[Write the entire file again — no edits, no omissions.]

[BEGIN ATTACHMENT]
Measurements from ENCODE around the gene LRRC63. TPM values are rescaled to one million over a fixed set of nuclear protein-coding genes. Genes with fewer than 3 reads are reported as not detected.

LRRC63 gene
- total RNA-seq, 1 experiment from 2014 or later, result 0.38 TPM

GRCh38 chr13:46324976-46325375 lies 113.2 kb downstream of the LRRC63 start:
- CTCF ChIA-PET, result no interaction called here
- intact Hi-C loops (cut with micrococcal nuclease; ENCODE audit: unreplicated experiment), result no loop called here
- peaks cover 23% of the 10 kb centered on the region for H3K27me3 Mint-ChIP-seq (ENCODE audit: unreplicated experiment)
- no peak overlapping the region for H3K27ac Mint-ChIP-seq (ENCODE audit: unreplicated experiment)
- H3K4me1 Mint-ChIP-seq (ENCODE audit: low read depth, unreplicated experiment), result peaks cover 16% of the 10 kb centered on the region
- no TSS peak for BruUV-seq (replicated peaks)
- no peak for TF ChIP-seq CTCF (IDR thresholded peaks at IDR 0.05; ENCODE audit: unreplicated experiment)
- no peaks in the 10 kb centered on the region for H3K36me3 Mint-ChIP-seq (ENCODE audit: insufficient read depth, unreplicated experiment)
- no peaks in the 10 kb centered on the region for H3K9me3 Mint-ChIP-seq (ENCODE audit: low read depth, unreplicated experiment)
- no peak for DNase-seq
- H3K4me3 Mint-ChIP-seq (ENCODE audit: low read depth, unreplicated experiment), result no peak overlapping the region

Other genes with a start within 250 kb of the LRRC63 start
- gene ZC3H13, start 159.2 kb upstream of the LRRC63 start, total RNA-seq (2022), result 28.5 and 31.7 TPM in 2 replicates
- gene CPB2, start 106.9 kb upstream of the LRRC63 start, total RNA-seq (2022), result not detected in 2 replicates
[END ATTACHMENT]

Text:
Measurements from ENCODE around the gene LRRC63. TPM values are rescaled to one million over a fixed set of nuclear protein-coding genes. Genes with fewer than 3 reads are reported as not detected.

LRRC63 gene
- total RNA-seq, 1 experiment from 2014 or later, result 0.38 TPM

GRCh38 chr13:46324976-46325375 lies 113.2 kb downstream of the LRRC63 start:
- CTCF ChIA-PET, result no interaction called here
- intact Hi-C loops (cut with micrococcal nuclease; ENCODE audit: unreplicated experiment), result no loop called here
- peaks cover 23% of the 10 kb centered on the region for H3K27me3 Mint-ChIP-seq (ENCODE audit: unreplicated experiment)
- no peak overlapping the region for H3K27ac Mint-ChIP-seq (ENCODE audit: unreplicated experiment)
- H3K4me1 Mint-ChIP-seq (ENCODE audit: low read depth, unreplicated experiment), result peaks cover 16% of the 10 kb centered on the region
- no TSS peak for BruUV-seq (replicated peaks)
- no peak for TF ChIP-seq CTCF (IDR thresholded peaks at IDR 0.05; ENCODE audit: unreplicated experiment)
- no peaks in the 10 kb centered on the region for H3K36me3 Mint-ChIP-seq (ENCODE audit: insufficient read depth, unreplicated experiment)
- no peaks in the 10 kb centered on the region for H3K9me3 Mint-ChIP-seq (ENCODE audit: low read depth, unreplicated experiment)
- no peak for DNase-seq
- H3K4me3 Mint-ChIP-seq (ENCODE audit: low read depth, unreplicated experiment), result no peak overlapping the region

Other genes with a start within 250 kb of the LRRC63 start
- gene ZC3H13, start 159.2 kb upstream of the LRRC63 start, total RNA-seq (2022), result 28.5 and 31.7 TPM in 2 replicates
- gene CPB2, start 106.9 kb upstream of the LRRC63 start, total RNA-seq (2022), result not detected in 2 replicates